Amid the coronavirus disease (COVID-19) pandemic, caused by the severe acute respiratory syndrome coronavirus 2 (SARS-CoV-2), there is a ray of hope as vaccinations against the virus roll out in many countries.
Israel is one of the countries that has started vaccinating its residents. The country has administered more than 55 doses of either the Pfizer or the Moderna vaccine for every 100 residents. A third of its population has already received at least the first dose of the required two doses to date.
In a report published on the pre-print server medRxiv*, researchers at The Hebrew University of Jerusalem, the University of Trento, and the Racah Institute of Physics suggest that the shape of the outbreak in patients over 60 years old has changed because of the vaccinations.
After the vaccination roll out in Israel, there has been a decline in new moderate and severe cases earlier than expected, by about a week.
Israel’s COVID-19 vaccine campaign
About one in three residents in Israel has received vaccination against COVID-19 since December 19, 2021. The country’s prime minister, Binyamin Netanyahu, has campaigned heavily for vaccinations, personally negotiating with Pfizer, one of the forerunners in developing a COVID-19 vaccine, to secure early shipments of the vaccines.
The campaign prioritized individuals aged 60 years old and over, immune-deficient patients, and health workers. By January 25, 2021, about 2.6 million Israelis, or 29 percent of the population, had been vaccinated with at least the first dose. The second dose is rolling out, yielding a vaccine coverage of 80 percent.
With the rapid vaccine roll-out, there is evidence that the program is significantly affecting virus transmission in the country. The cases of COVID-19 in Israel are falling among older adults, who were among the first people who received their vaccines.
Hospital admissions among the over 60’s have declined by 26 percent since the peak on January 19. However, among those between 40 and 59 years old, the age group in the queue to be vaccinated, the number of severe cases increases by 13 percent.
Effectiveness of vaccines in mitigating the pandemic
Israel is a perfect example to determine the efficacy of vaccinations against SARS-CoV-2 on mitigating the number of cases, particularly moderate to severe ones that require hospitalization.
To arrive at the study findings, the team used data analysis to model epidemic dynamics in the country, comparing various lockdown duration and efficacy scenarios. The team modeled each scenario with and without the vaccine coverage.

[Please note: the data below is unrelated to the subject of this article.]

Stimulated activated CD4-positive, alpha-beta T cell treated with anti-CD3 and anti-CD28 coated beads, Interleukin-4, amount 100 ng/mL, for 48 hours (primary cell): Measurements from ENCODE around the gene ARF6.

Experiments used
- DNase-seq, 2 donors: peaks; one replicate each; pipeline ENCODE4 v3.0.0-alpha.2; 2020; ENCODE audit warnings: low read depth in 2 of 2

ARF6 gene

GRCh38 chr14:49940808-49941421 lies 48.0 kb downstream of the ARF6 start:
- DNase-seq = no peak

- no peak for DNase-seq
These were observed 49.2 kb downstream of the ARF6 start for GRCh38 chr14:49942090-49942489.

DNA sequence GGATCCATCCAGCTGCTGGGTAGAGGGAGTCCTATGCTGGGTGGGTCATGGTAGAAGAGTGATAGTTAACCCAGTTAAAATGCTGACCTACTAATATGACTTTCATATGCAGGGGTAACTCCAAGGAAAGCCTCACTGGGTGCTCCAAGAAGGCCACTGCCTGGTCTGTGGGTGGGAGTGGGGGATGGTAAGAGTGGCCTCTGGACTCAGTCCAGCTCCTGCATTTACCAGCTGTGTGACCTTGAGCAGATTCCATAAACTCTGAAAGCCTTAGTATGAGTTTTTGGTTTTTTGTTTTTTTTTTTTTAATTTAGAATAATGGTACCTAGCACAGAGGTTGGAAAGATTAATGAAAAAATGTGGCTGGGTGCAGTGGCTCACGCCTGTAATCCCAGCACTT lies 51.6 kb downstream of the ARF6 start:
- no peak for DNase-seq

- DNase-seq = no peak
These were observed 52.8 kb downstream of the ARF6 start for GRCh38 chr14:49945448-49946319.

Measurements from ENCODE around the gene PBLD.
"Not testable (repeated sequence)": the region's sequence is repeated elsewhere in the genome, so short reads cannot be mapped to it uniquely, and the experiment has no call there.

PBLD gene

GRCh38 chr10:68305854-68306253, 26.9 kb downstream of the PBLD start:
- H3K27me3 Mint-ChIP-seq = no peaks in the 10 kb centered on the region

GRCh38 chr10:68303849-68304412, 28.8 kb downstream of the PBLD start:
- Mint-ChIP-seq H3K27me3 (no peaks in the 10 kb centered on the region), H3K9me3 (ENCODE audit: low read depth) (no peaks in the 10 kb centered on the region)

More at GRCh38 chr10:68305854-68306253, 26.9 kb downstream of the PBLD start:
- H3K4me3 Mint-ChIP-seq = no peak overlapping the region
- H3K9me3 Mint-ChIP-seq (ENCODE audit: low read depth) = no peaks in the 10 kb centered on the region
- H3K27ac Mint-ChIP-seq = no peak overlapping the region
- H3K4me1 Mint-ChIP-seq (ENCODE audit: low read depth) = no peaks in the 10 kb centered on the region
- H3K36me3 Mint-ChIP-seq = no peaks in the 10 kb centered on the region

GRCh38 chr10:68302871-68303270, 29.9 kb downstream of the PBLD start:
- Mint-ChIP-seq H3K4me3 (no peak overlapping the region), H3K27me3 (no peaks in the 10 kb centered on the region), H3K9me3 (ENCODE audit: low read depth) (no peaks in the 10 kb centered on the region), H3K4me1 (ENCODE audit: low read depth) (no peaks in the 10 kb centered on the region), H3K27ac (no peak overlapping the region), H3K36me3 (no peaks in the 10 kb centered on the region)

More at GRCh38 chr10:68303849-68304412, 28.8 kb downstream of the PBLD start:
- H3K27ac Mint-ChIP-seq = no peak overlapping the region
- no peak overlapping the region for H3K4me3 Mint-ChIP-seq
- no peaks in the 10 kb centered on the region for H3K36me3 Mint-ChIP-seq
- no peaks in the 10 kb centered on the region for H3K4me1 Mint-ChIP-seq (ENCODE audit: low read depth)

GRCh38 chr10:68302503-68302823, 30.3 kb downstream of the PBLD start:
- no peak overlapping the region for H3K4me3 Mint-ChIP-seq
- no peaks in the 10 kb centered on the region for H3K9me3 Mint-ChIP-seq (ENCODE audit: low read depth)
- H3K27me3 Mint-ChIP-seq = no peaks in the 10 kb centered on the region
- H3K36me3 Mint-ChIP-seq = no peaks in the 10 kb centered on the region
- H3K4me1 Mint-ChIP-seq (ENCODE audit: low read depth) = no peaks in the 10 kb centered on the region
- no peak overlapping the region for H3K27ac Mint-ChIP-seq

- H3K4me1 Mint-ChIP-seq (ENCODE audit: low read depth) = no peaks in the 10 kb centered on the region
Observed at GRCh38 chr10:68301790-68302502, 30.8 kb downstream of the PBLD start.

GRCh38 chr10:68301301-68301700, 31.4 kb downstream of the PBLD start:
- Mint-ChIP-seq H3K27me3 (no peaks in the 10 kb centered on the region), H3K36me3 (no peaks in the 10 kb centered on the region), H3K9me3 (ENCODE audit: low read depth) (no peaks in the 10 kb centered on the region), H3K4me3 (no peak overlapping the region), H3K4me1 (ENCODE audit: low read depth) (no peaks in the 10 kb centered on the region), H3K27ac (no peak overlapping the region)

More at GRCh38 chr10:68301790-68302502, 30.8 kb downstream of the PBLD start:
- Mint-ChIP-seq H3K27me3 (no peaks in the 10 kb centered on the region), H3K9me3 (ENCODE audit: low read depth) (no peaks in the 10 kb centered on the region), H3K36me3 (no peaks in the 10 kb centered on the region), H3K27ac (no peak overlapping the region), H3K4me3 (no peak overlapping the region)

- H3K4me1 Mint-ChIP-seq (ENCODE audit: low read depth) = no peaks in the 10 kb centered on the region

Further, the researchers studied the daily trends of new confirmed cases, including new moderate or severe COVID-19 cases in Israel.
Moderate cases are those patients with COVID-19 who developed bilateral pneumonia. Meanwhile, severe cases are those with COVID-19 with oxygen saturation below 93 percent while breathing ambient air. These cases are at a higher risk of health deterioration, with a 15 to 20 percent fatality rate within ten days.
The team also noted that, on average, moderate and severe COVID-19 admissions occur about five days following a positive test and about 10 days from the actual onset of infection. Hence, the number of new and severe COVID-19 cases may provide an insight into the dynamics of the disease.
The study also tackled the trends of moderate and severe cases as potential measures of disease dynamics and the effect of the vaccine on the outbreak.
The study findings showed that the shape of the COVID-19 outbreak, based on the daily new moderate and severe cases in patients over 60, has changed due to vaccination efforts. The decline in the new moderate and severe cases occurred earlier than expected, by an estimated one week.
The team also noted that the study findings were consistent with the theory that vaccination leads to higher than 50 percent protection in preventing clinical disease. Also, it is effective in stopping the transmission of the virus in older adults.
Overall, the researchers believe that vaccinating the most vulnerable members of the population, including the elderly and high-risk individuals, can help reduce severe cases and deaths tied to COVID-19.
“This is the first indication of the effectivity of COVID-19 vaccine in changing the course of an ongoing pandemic outbreak,” the researchers noted in the paper.
Vaccination efforts are crucial to combat the pandemic and to stop the ongoing pandemic. To date, the total number of cases has reached over 106 million, with more than 2.3 million deaths globally.
medRxiv publishes preliminary scientific reports that are not peer-reviewed and, therefore, should not be regarded as conclusive, guide clinical practice/health-related behavior, or treated as established information.
- First indication of the effect of COVID-19 vaccinations on the course of the outbreak in Israel, H. De-Leon, R. Calderon-Margalit, F. Pederiva, Y. Ashkenazy, D. Gazit, medRxiv, 2021.02.02.21250630; doi: https://doi.org/10.1101/2021.02.02.21250630, https://www.medrxiv.org/content/10.1101/2021.02.02.21250630v1
Posted in: Men's Health News | Medical Research News | Women's Health News | Disease/Infection News
Tags: Breathing, Coronavirus, Coronavirus Disease COVID-19, Efficacy, Growth Factor, Hospital, Oxygen, Pandemic, Pneumonia, Reproduction, Research, Respiratory, SARS, SARS-CoV-2, Severe Acute Respiratory, Severe Acute Respiratory Syndrome, Syndrome, Vaccine, Virus
Angela Betsaida B. Laguipo
Angela is a nurse by profession and a writer by heart. She graduated with honors (Cum Laude) for her Bachelor of Nursing degree at the University of Baguio, Philippines. She is currently completing her Master's Degree where she specialized in Maternal and Child Nursing and worked as a clinical instructor and educator in the School of Nursing at the University of Baguio.
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